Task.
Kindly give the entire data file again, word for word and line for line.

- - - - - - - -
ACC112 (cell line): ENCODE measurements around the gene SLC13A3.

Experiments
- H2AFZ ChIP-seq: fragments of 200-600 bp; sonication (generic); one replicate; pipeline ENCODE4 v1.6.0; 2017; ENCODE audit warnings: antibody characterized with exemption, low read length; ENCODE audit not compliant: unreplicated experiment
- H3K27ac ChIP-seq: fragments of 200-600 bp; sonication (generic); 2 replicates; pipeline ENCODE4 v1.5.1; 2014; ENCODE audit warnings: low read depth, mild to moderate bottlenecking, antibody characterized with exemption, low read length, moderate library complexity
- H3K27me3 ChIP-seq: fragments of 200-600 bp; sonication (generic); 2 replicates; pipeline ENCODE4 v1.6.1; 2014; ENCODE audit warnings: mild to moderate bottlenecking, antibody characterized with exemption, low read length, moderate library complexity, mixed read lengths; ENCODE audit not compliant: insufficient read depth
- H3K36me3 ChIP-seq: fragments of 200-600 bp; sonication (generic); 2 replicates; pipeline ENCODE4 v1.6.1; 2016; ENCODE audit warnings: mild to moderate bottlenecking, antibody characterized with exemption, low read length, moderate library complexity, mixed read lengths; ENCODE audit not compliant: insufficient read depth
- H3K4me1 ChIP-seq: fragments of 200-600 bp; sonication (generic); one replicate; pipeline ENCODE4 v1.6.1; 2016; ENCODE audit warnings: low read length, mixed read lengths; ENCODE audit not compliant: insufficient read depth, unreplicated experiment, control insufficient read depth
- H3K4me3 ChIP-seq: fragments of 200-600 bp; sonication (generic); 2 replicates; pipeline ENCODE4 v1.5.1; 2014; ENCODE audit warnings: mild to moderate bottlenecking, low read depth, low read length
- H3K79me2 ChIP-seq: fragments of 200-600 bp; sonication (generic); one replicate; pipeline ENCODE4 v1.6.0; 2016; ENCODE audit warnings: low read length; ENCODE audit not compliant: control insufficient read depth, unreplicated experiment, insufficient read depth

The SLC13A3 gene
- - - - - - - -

ACC112 (cell line): ENCODE measurements around the gene SLC13A3.

Experiments
- H2AFZ ChIP-seq: fragments of 200-600 bp; sonication (generic); one replicate; pipeline ENCODE4 v1.6.0; 2017; ENCODE audit warnings: antibody characterized with exemption, low read length; ENCODE audit not compliant: unreplicated experiment
- H3K27ac ChIP-seq: fragments of 200-600 bp; sonication (generic); 2 replicates; pipeline ENCODE4 v1.5.1; 2014; ENCODE audit warnings: low read depth, mild to moderate bottlenecking, antibody characterized with exemption, low read length, moderate library complexity
- H3K27me3 ChIP-seq: fragments of 200-600 bp; sonication (generic); 2 replicates; pipeline ENCODE4 v1.6.1; 2014; ENCODE audit warnings: mild to moderate bottlenecking, antibody characterized with exemption, low read length, moderate library complexity, mixed read lengths; ENCODE audit not compliant: insufficient read depth
- H3K36me3 ChIP-seq: fragments of 200-600 bp; sonication (generic); 2 replicates; pipeline ENCODE4 v1.6.1; 2016; ENCODE audit warnings: mild to moderate bottlenecking, antibody characterized with exemption, low read length, moderate library complexity, mixed read lengths; ENCODE audit not compliant: insufficient read depth
- H3K4me1 ChIP-seq: fragments of 200-600 bp; sonication (generic); one replicate; pipeline ENCODE4 v1.6.1; 2016; ENCODE audit warnings: low read length, mixed read lengths; ENCODE audit not compliant: insufficient read depth, unreplicated experiment, control insufficient read depth
- H3K4me3 ChIP-seq: fragments of 200-600 bp; sonication (generic); 2 replicates; pipeline ENCODE4 v1.5.1; 2014; ENCODE audit warnings: mild to moderate bottlenecking, low read depth, low read length
- H3K79me2 ChIP-seq: fragments of 200-600 bp; sonication (generic); one replicate; pipeline ENCODE4 v1.6.0; 2016; ENCODE audit warnings: low read length; ENCODE audit not compliant: control insufficient read depth, unreplicated experiment, insufficient read depth

The SLC13A3 gene